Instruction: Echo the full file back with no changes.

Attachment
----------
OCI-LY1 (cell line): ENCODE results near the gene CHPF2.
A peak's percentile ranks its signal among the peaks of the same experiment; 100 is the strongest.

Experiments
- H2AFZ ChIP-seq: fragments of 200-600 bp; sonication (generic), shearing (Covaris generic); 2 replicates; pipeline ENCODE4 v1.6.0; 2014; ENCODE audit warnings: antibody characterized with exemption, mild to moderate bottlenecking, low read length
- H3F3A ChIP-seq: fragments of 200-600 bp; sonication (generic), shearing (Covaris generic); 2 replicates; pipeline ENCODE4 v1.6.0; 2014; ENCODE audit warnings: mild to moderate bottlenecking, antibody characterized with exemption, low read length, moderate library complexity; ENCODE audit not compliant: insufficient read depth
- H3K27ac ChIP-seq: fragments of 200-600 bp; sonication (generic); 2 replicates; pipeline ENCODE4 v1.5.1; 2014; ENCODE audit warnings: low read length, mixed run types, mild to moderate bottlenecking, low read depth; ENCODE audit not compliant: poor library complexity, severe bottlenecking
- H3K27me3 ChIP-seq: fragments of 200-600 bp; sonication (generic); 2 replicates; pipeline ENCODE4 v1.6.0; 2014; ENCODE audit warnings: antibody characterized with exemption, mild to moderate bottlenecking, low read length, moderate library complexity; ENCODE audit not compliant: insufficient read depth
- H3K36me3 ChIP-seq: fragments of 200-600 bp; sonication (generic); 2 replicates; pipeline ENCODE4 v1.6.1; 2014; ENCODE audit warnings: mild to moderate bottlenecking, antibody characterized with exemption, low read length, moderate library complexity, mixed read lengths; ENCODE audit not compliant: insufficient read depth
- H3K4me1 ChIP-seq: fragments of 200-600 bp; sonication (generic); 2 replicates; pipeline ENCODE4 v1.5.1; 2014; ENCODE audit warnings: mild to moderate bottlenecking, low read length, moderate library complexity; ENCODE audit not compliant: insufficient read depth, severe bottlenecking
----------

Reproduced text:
OCI-LY1 (cell line): ENCODE results near the gene CHPF2.
A peak's percentile ranks its signal among the peaks of the same experiment; 100 is the strongest.

Experiments
- H2AFZ ChIP-seq: fragments of 200-600 bp; sonication (generic), shearing (Covaris generic); 2 replicates; pipeline ENCODE4 v1.6.0; 2014; ENCODE audit warnings: antibody characterized with exemption, mild to moderate bottlenecking, low read length
- H3F3A ChIP-seq: fragments of 200-600 bp; sonication (generic), shearing (Covaris generic); 2 replicates; pipeline ENCODE4 v1.6.0; 2014; ENCODE audit warnings: mild to moderate bottlenecking, antibody characterized with exemption, low read length, moderate library complexity; ENCODE audit not compliant: insufficient read depth
- H3K27ac ChIP-seq: fragments of 200-600 bp; sonication (generic); 2 replicates; pipeline ENCODE4 v1.5.1; 2014; ENCODE audit warnings: low read length, mixed run types, mild to moderate bottlenecking, low read depth; ENCODE audit not compliant: poor library complexity, severe bottlenecking
- H3K27me3 ChIP-seq: fragments of 200-600 bp; sonication (generic); 2 replicates; pipeline ENCODE4 v1.6.0; 2014; ENCODE audit warnings: antibody characterized with exemption, mild to moderate bottlenecking, low read length, moderate library complexity; ENCODE audit not compliant: insufficient read depth
- H3K36me3 ChIP-seq: fragments of 200-600 bp; sonication (generic); 2 replicates; pipeline ENCODE4 v1.6.1; 2014; ENCODE audit warnings: mild to moderate bottlenecking, antibody characterized with exemption, low read length, moderate library complexity, mixed read lengths; ENCODE audit not compliant: insufficient read depth
- H3K4me1 ChIP-seq: fragments of 200-600 bp; sonication (generic); 2 replicates; pipeline ENCODE4 v1.5.1; 2014; ENCODE audit warnings: mild to moderate bottlenecking, low read length, moderate library complexity; ENCODE audit not compliant: insufficient read depth, severe bottlenecking